Monday, February 20, 2017

Cordoba to Torremolinos

Cordoba is often a study in contrasts: Moorish, Christian and Jews. A stroll through the old Juderia (Jewish Quarter) consists of a fascinating network of narrow lanes.
At the centre of the quarter is the Synagogue in Calle de los Judios. one of only three originals remaining in Spain. A Mudéjar construction dating from 1315 was converted to a church in the 16th century and rediscovered in the 19th Century. The interior includes a gallery for women and plaster work with inscriptions from Hebrew psalms and others with plant motifs on the upper part.
Its main beautifully restored wall has a semi-circular arch where a chest with the Holy Scrolls of Law used to be kept.



Maimonides, a Sephardic Jewish Philosopher and Astronomer, was born in Cordoba in 1135 or 1138. A statue of him stands in Plaza Maimonides near the Synagogue. Moshe ben Maimon (his name in Hebrew) became one of the most prolific and influential Torah scholars and physicians of the middle ages. I did not pass up the opportunity to rub his foot since it is supposedly considered good luck and gains some of his wisdom. 

The ride to Cordoba and to Torremolinos is picturesque with mountains and a hilly landscape packed with olive trees and some almond trees. This photo is an almond tree in bloom. 

Torremolinos is a municipality on the Costa del Sol of the Mediterranean, immediately to the west of the city of Malaga. Once a poor fishing village before the growth in tourism began in the late 1950s, Today it is particularly popular with British, Irish and and Scandinavian tourists and there is also a large British expatriate population living here. A real plus for us English is spoken with menus in English. The weather was in the 60's and oh my, the waves were huge when I took this photo. Not a good boating day but I wondered where the surfers were with some waves maybe as high as 9 feet. The beach, Playa de Playamar, also known as El Retiro, is along the Costa del Sol (Coast of the Sun). The city beach has dark colored sand and is well visited.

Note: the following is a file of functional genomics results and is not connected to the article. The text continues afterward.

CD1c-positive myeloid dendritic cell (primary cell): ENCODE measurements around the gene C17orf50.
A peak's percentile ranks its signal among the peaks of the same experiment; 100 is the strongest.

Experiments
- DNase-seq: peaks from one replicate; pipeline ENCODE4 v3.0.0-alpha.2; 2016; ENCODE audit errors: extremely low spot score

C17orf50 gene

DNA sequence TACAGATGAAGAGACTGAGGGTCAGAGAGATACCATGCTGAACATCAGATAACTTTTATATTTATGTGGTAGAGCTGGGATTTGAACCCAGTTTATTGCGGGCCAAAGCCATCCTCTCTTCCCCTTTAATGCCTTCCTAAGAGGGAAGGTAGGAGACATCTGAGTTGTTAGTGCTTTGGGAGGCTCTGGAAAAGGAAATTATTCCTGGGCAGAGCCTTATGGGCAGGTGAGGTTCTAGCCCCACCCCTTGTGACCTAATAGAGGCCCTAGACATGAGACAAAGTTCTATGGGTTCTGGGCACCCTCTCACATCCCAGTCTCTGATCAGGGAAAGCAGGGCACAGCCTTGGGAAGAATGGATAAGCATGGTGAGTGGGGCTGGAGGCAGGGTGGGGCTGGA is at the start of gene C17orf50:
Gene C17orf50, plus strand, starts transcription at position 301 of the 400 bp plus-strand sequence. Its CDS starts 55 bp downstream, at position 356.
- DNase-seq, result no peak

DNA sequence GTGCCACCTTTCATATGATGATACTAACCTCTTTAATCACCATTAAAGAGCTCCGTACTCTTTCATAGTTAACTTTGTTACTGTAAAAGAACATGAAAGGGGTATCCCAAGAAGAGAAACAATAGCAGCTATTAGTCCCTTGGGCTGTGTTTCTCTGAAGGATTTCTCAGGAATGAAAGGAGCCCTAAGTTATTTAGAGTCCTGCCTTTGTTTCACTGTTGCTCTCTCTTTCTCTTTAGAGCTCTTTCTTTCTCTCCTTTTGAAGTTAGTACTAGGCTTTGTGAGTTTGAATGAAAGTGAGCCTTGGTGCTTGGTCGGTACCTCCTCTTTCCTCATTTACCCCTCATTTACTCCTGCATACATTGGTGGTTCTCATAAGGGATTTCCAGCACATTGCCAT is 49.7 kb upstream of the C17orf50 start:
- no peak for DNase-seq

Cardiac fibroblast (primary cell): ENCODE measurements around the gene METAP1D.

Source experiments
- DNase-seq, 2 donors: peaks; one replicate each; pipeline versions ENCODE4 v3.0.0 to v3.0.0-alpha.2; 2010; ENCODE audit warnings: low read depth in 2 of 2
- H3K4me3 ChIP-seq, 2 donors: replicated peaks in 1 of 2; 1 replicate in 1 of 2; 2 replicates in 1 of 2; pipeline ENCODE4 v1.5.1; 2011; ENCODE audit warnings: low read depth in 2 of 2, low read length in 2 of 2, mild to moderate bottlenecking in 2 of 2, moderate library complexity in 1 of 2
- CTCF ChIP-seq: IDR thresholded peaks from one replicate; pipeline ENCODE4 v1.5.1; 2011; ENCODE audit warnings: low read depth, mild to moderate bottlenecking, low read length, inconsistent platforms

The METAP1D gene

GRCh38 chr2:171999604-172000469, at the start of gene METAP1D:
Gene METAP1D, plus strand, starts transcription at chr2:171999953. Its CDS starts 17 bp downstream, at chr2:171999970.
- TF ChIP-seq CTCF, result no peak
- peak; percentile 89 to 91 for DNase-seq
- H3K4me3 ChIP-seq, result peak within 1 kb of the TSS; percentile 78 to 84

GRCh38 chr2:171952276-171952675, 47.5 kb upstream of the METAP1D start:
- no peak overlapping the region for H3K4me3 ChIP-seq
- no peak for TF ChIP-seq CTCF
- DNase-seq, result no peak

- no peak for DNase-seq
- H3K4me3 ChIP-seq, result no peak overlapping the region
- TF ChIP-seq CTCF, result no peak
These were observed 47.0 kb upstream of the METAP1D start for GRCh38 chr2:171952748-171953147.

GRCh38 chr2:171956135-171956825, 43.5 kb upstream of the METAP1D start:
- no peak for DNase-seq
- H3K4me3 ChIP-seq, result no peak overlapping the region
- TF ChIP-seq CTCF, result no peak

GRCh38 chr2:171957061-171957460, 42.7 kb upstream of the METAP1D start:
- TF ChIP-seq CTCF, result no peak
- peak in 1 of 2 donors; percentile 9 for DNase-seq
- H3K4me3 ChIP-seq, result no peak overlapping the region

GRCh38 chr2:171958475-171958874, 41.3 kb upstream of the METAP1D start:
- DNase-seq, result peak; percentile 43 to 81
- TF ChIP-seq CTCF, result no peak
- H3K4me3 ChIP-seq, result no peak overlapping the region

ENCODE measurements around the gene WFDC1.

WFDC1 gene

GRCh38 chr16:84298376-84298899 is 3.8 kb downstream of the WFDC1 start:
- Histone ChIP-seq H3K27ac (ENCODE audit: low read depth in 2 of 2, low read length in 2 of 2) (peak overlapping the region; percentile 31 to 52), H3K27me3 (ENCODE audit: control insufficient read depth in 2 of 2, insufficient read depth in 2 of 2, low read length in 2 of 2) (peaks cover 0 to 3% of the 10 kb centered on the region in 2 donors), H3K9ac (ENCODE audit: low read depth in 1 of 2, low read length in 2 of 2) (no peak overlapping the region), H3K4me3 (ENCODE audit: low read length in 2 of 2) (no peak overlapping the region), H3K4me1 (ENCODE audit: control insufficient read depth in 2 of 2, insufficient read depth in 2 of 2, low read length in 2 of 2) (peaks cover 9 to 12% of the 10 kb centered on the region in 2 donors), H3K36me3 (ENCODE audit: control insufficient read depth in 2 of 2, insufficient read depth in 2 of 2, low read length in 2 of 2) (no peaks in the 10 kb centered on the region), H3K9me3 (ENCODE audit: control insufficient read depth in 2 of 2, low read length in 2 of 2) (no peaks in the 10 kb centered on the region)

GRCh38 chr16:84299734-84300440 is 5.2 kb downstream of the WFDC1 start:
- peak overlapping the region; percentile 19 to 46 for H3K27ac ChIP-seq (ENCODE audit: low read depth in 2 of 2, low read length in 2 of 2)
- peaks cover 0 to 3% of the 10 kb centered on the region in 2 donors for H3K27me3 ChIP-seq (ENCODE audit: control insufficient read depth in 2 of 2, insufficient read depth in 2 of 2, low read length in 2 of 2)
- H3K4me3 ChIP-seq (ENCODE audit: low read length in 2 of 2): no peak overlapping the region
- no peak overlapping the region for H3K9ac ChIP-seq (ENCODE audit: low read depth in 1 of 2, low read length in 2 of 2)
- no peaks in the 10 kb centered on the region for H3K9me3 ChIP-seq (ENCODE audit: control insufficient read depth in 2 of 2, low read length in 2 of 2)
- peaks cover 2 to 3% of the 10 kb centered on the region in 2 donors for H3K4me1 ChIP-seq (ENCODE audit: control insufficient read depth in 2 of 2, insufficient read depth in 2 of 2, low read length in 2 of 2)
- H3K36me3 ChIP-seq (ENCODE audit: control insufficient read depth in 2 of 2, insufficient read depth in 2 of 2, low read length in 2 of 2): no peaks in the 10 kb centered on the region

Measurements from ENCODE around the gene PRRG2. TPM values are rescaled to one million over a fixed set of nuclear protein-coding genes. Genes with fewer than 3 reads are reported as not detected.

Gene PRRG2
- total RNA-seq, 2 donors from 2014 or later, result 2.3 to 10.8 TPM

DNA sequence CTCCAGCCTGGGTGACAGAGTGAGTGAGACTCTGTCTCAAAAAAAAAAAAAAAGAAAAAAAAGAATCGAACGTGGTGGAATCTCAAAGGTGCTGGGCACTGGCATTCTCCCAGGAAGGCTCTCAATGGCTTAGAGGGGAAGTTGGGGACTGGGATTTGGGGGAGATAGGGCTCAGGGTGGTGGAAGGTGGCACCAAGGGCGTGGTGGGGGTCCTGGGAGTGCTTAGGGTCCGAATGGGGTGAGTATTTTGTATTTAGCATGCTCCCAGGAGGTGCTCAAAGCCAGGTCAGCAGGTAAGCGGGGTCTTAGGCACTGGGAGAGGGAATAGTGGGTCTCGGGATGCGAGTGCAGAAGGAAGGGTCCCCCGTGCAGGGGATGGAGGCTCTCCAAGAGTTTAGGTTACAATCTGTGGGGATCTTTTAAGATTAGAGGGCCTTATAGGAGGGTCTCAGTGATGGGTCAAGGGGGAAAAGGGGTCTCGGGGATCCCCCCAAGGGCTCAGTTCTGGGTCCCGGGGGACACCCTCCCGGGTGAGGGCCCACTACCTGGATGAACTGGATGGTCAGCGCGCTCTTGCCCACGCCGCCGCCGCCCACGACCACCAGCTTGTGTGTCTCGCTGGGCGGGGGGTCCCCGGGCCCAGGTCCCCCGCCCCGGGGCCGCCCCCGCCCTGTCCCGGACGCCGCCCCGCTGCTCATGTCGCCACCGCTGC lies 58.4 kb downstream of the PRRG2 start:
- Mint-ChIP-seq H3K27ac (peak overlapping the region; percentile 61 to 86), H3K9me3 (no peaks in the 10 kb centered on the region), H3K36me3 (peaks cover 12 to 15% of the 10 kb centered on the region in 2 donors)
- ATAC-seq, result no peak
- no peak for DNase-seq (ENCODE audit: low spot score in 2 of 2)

I must say they have a really good handle on the garbage. Garbage goes in these metal containers and goes underground where it is picked up and then recycled into organic material. A morning side trip took us to a small beach town called Mijas Costa in Costa del Sol in southern Spain. It's a typical Spanish village with whitewashed buildings with blue flower pots in facades. The residential life of Mijas Costa is very much 21st century. Holiday rentals available range from small studio apartments for rent to major villa developments with Mediterranean sea and mountain views everywhere.


I loved meandering along the narrow winding streets, checking out the stores and  burro rides.



Exploring the Spanish culinary scene and Malaga.  

2 comments: